New Albany senior honored for high-tech accomplishments
New Albany High School senior Lauryn Woodyard will be recognized in March with a 2013 Aspirations in Computing award from the National Center for Women and Information Technology.
The award "honors young women at the high school level for their computing-related achievements and interests. Recipients are selected for their computing and information technology aptitude, leadership ability, academic history and plans for post-secondary education," according to the organization's website.
Woodyard was a runnerup in last year's competition. New Albany's Katherine Miller, who now is studying chemical and biomolecular engineering at the University of Pennsylvania, received the top honor last year.
Woodyard said she plans to study engineering in college, though she's not sure yet what type of engineering or which college she'll attend.
She told the New Albany-Plain Local school board Jan. 28 that her journey to an engineering career began when she took New Albany High School's Robotics I course her sophomore year.
"It awoke something within me," she said.
Working with a simple robot that had to be programmed to move and could only "beep" responses helped her learn how to solve problems, overcome challenges and work as a member of a team, Woodyard said.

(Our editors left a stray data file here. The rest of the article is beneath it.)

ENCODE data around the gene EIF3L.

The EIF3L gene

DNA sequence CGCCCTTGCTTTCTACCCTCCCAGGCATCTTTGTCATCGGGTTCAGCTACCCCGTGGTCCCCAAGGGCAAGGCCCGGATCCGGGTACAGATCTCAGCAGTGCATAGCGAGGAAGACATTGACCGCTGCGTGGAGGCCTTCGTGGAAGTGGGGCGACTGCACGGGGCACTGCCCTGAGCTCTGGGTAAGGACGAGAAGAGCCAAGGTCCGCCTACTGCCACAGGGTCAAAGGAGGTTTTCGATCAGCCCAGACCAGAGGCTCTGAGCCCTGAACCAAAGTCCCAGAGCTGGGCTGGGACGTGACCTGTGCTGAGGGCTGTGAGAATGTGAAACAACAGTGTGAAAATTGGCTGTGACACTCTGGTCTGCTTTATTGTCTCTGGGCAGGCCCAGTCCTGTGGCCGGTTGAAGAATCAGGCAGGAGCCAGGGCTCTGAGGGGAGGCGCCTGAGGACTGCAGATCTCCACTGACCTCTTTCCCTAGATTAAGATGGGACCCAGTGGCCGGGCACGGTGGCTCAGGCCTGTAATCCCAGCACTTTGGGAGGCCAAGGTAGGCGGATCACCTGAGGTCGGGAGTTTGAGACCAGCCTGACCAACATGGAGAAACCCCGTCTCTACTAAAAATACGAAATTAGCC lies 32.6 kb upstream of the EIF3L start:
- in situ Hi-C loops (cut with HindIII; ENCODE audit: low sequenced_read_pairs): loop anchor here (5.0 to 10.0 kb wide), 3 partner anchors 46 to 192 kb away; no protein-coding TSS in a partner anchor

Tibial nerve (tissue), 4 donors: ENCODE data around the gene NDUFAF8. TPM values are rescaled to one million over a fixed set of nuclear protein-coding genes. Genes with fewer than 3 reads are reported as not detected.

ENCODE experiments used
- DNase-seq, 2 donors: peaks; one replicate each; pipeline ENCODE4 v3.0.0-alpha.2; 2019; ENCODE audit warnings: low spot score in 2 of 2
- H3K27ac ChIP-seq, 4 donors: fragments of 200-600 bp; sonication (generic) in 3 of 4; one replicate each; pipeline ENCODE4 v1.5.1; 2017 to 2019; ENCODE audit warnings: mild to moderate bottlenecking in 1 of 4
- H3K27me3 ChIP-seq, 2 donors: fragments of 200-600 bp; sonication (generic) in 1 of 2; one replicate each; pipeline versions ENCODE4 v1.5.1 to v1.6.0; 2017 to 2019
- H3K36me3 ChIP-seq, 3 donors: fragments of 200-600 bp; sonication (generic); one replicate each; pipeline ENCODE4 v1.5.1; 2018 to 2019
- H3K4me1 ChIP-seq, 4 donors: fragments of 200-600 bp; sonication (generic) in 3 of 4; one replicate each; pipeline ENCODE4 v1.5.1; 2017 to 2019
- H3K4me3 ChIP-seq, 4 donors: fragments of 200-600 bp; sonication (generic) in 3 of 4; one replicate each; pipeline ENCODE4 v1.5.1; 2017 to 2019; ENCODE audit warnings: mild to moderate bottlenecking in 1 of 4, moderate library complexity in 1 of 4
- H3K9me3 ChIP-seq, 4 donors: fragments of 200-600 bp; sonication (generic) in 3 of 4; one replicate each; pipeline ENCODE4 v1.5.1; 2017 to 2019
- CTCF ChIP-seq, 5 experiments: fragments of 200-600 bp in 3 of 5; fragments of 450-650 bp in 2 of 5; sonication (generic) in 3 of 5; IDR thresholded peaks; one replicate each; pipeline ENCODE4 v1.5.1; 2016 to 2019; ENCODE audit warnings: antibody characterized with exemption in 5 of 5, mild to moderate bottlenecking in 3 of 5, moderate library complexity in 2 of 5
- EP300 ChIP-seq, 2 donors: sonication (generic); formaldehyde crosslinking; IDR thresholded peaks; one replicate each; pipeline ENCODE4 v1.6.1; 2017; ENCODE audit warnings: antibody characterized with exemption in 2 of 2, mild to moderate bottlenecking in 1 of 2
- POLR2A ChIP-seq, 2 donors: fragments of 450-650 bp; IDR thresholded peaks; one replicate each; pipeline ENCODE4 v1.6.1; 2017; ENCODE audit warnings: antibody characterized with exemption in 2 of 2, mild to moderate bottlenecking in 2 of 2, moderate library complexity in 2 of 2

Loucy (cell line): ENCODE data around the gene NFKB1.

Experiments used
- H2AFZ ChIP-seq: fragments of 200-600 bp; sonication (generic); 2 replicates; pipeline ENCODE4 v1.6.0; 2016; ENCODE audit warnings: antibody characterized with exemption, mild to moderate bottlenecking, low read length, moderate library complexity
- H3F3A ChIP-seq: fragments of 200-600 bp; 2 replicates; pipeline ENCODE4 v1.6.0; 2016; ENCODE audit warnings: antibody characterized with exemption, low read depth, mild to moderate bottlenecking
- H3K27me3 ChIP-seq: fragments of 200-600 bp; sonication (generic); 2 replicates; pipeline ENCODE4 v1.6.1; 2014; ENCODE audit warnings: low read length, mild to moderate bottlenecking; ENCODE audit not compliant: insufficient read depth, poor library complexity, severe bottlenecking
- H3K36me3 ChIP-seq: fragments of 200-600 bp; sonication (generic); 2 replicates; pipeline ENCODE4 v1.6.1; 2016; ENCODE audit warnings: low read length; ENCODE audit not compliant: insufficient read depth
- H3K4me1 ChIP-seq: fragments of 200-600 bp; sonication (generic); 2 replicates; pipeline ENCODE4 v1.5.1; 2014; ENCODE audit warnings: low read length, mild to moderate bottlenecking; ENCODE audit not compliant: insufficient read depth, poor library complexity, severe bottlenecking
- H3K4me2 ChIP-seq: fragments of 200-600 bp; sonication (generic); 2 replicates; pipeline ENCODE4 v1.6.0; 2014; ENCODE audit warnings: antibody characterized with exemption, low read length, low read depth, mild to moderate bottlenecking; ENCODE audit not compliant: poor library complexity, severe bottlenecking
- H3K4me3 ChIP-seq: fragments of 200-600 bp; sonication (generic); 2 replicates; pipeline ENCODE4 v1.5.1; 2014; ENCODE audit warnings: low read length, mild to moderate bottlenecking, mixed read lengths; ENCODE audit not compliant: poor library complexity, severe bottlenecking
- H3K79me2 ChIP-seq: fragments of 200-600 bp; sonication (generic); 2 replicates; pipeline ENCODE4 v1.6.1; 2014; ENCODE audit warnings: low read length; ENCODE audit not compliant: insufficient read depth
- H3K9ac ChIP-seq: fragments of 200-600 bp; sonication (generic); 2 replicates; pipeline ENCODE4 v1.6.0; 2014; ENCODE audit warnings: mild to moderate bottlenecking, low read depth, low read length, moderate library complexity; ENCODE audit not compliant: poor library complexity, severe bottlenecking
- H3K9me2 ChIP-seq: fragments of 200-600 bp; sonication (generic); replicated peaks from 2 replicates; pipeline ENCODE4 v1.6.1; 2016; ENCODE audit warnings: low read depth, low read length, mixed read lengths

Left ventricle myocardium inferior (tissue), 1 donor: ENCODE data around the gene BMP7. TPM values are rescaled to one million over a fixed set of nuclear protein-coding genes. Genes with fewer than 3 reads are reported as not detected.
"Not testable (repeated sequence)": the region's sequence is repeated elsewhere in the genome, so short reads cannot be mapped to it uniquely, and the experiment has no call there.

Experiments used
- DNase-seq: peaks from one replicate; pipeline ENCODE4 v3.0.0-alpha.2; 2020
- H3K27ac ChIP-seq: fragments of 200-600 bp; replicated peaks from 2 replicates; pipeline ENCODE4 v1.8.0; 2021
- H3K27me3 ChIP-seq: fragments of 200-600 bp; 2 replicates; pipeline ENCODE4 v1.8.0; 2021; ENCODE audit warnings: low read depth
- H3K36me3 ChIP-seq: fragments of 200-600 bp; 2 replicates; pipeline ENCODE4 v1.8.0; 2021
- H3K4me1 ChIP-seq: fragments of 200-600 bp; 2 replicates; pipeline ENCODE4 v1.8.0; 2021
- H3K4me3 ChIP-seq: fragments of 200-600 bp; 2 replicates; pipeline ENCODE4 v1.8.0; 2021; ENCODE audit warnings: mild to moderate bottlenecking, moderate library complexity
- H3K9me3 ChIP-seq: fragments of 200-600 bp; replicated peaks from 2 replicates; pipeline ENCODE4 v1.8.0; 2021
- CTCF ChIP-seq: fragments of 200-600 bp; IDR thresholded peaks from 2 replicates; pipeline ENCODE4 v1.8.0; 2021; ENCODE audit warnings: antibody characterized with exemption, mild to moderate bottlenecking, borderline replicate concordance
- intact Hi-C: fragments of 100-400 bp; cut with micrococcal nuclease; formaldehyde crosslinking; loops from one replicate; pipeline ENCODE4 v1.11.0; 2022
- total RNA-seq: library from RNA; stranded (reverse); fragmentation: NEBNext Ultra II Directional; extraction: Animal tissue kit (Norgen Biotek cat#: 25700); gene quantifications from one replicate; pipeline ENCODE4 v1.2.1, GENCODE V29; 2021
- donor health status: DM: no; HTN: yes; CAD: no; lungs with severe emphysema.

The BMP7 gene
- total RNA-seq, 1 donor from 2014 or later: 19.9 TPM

In her sophomore year, Woodyard and other robotics students partnered with peers in a New Albany High School acting class to produce a theater production featuring the robot.
The "robot theater" has continued to expand and has become an annual event at the high school. It also was featured last year in The New York Times.
Teamwork came into play again Woodyard's junior year when she worked with five other New Albany students at the Air Force Research Lab Discovery Lab at Wright-Patterson Air Force Base in Dayton. During the program, the students solved problems in a virtual-reality laboratory and were pitted against college-age students.
Woodyard also was among the students selected to intern in the Air Force lab's Summer at the Edge program. During the internship, Woodyard led a team to develop a program that would allow a person to remotely control a robot in a rescue operation using a computer tablet and an Android-based operating system.
This year, Woodyard is developing a Robotics II pilot course at New Albany High School to fulfill her senior seminar project, a graduation requirement that requires students to research an idea and then create a product or project.
Woodyard is among a group of New Albany students who will speak at eTech Ohio's 2013 Ohio Educational Technology Conference Feb. 11-13 at the Greater Columbus Convention Center. The students will be included in two panel discussions for educators and administrators.